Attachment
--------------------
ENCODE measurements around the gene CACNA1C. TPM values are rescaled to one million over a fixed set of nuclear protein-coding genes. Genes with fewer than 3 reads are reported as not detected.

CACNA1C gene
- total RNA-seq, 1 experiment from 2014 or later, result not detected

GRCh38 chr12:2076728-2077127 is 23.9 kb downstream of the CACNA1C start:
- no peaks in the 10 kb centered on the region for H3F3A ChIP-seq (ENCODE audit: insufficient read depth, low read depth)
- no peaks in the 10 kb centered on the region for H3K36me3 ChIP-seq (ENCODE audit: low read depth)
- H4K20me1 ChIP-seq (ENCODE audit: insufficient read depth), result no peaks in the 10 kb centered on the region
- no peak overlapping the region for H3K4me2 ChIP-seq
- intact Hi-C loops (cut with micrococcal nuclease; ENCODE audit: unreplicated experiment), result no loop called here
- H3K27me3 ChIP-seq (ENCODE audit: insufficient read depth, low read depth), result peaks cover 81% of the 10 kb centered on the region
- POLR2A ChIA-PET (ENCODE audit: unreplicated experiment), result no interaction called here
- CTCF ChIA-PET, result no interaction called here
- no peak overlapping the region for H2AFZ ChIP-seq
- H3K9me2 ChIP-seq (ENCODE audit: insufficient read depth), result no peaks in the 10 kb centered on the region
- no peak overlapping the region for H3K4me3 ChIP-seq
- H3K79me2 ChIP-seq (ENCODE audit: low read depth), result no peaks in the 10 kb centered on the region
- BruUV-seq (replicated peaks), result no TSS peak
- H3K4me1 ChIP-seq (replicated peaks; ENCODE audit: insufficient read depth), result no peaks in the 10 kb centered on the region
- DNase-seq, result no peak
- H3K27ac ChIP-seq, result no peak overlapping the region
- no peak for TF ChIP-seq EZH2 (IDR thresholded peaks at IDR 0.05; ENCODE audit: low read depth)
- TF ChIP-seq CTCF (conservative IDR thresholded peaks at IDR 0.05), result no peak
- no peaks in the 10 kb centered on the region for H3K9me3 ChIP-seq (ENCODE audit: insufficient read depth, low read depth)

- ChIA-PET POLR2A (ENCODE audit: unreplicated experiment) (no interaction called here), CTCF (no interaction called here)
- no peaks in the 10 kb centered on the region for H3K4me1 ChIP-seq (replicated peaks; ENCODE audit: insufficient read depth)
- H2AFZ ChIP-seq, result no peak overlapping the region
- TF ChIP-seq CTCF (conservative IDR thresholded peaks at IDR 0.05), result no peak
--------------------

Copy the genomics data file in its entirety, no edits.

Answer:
ENCODE measurements around the gene CACNA1C. TPM values are rescaled to one million over a fixed set of nuclear protein-coding genes. Genes with fewer than 3 reads are reported as not detected.

CACNA1C gene
- total RNA-seq, 1 experiment from 2014 or later, result not detected

GRCh38 chr12:2076728-2077127 is 23.9 kb downstream of the CACNA1C start:
- no peaks in the 10 kb centered on the region for H3F3A ChIP-seq (ENCODE audit: insufficient read depth, low read depth)
- no peaks in the 10 kb centered on the region for H3K36me3 ChIP-seq (ENCODE audit: low read depth)
- H4K20me1 ChIP-seq (ENCODE audit: insufficient read depth), result no peaks in the 10 kb centered on the region
- no peak overlapping the region for H3K4me2 ChIP-seq
- intact Hi-C loops (cut with micrococcal nuclease; ENCODE audit: unreplicated experiment), result no loop called here
- H3K27me3 ChIP-seq (ENCODE audit: insufficient read depth, low read depth), result peaks cover 81% of the 10 kb centered on the region
- POLR2A ChIA-PET (ENCODE audit: unreplicated experiment), result no interaction called here
- CTCF ChIA-PET, result no interaction called here
- no peak overlapping the region for H2AFZ ChIP-seq
- H3K9me2 ChIP-seq (ENCODE audit: insufficient read depth), result no peaks in the 10 kb centered on the region
- no peak overlapping the region for H3K4me3 ChIP-seq
- H3K79me2 ChIP-seq (ENCODE audit: low read depth), result no peaks in the 10 kb centered on the region
- BruUV-seq (replicated peaks), result no TSS peak
- H3K4me1 ChIP-seq (replicated peaks; ENCODE audit: insufficient read depth), result no peaks in the 10 kb centered on the region
- DNase-seq, result no peak
- H3K27ac ChIP-seq, result no peak overlapping the region
- no peak for TF ChIP-seq EZH2 (IDR thresholded peaks at IDR 0.05; ENCODE audit: low read depth)
- TF ChIP-seq CTCF (conservative IDR thresholded peaks at IDR 0.05), result no peak
- no peaks in the 10 kb centered on the region for H3K9me3 ChIP-seq (ENCODE audit: insufficient read depth, low read depth)

- ChIA-PET POLR2A (ENCODE audit: unreplicated experiment) (no interaction called here), CTCF (no interaction called here)
- no peaks in the 10 kb centered on the region for H3K4me1 ChIP-seq (replicated peaks; ENCODE audit: insufficient read depth)
- H2AFZ ChIP-seq, result no peak overlapping the region
- TF ChIP-seq CTCF (conservative IDR thresholded peaks at IDR 0.05), result no peak